When some friends in Nairobi invited me to join them for a Goat Derby, I had no idea what to expect, but I knew I was in for a new experience. How could I refuse?
Hosted by the Ngong Racecourse, the second annual Nairobi Goat Derby was held to raise funds for the Heart to Heart Foundation, which pays for children to have life-saving heart surgery. According to the friend who invited me, the goat derby came to Kenya from neighboring Uganda, where they are kind of a big deal. Ugandans breed and train their racing goats — they are not messing around. Kenyan goat races, on the other hand, are pure silliness. Here’s how it works:
Participating families, schools, and corporations pay a fee for the privilege of running a goat in the races. These are not purebred Ugandan racing goats, so getting them to run (and in the right direction) takes a team of 2. One person to guide them with a rope, another to politely encourage them from behind using a broom-like bundle of grass. Racers are encouraged to dress their goats in differentiating costumes. Each category of racers (schools, families, companies) runs in a separate preliminary heat, and the top 2 goats advance to the final.
My hosts’ goat was full of fight. Maybe because he preferred to avoid the stew pot. He would have won the prelim heat, but the winner cheated. Still second place was enough to advance to the final. I stepped in as the herder for that race. I know we were favorites to win it all . . . but our goat was a little too stylish for his own good. Along with the necktie pictured above, we tried to race him a dress shirt. His legs tangled and he went crashing to the ground. Our only consolation was that his spectacular crash took a few more goats down with him. Stew loves company.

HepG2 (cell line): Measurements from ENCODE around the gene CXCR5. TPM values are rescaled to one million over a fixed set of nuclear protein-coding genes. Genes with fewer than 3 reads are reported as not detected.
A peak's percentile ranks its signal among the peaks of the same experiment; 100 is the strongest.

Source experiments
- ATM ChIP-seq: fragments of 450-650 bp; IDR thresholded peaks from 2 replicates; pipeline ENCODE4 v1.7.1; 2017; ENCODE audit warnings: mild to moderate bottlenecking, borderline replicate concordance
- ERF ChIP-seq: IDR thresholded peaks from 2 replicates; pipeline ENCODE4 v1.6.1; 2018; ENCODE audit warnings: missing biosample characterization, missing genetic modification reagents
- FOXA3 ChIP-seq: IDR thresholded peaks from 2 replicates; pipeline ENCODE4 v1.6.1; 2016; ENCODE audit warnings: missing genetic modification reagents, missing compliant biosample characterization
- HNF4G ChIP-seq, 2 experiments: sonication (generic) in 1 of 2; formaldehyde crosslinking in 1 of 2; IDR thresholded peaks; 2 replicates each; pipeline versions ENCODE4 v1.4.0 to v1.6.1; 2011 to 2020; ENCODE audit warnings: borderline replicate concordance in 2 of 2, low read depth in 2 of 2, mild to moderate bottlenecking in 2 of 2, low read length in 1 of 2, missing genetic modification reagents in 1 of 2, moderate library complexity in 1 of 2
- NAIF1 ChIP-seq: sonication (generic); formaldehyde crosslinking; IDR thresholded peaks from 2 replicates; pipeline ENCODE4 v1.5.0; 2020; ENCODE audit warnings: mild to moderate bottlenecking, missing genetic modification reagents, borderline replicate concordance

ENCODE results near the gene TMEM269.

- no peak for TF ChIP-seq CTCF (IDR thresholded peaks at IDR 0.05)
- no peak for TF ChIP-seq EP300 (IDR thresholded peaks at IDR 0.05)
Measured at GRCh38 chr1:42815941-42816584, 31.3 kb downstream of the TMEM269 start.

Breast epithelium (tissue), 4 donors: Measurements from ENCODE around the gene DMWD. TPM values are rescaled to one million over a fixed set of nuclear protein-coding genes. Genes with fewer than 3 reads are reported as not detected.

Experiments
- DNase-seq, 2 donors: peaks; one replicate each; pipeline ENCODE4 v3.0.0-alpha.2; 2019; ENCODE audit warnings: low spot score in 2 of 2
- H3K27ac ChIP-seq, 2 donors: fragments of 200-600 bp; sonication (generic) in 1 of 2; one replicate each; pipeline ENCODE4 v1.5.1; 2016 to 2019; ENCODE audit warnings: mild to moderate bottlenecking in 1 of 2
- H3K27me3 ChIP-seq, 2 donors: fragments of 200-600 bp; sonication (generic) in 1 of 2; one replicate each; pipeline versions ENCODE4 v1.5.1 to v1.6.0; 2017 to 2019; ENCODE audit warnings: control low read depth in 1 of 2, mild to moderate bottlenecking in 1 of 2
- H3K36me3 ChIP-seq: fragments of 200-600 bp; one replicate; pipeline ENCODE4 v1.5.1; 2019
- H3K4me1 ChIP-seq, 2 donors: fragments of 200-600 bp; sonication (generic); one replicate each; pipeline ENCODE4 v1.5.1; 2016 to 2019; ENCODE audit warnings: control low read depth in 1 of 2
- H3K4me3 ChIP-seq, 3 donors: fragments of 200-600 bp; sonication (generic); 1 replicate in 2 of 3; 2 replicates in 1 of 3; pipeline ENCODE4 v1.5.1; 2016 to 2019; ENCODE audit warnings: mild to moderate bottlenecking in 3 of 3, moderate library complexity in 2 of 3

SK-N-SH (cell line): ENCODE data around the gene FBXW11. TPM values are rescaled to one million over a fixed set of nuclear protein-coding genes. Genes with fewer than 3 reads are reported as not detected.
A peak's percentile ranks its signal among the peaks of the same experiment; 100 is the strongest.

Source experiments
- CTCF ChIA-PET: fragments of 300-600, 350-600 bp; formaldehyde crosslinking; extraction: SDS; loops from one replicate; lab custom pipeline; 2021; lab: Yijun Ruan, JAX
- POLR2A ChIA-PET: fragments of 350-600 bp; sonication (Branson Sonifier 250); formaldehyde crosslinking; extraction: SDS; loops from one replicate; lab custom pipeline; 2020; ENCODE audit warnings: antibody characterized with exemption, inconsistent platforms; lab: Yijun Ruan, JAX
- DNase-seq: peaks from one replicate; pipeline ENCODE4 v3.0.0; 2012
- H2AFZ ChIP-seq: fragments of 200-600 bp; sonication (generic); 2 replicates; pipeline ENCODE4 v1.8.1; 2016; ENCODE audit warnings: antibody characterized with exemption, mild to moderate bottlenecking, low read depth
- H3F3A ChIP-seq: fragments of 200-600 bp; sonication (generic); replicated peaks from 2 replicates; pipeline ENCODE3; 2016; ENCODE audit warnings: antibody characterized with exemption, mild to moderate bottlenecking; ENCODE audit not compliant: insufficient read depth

Here’s a video of the prelim race:
Through the day of racing, eating, chatting, etc, I got a chance to see some interesting sides of Kenya. There was a sound stage that mostly blared European and American pop music. Bands rotated in and out, playing some decent music, and a lot of corny covers. I finally spotted the elusive white Kenyans. Stranger still was the black country western singer who did an astonishing impersonation of Johnny Cash, Elvis Presley, and other American singers with a country twang. Many of his songs would have sounded totally authentic if I’d been listening to them at a small club in central Texas. And even more surprisingly, almost everybody seemed to know the words to his songs. So there it is: Goat racing, euro pop, country western music. I think Kenyans have a healthy sense of fun!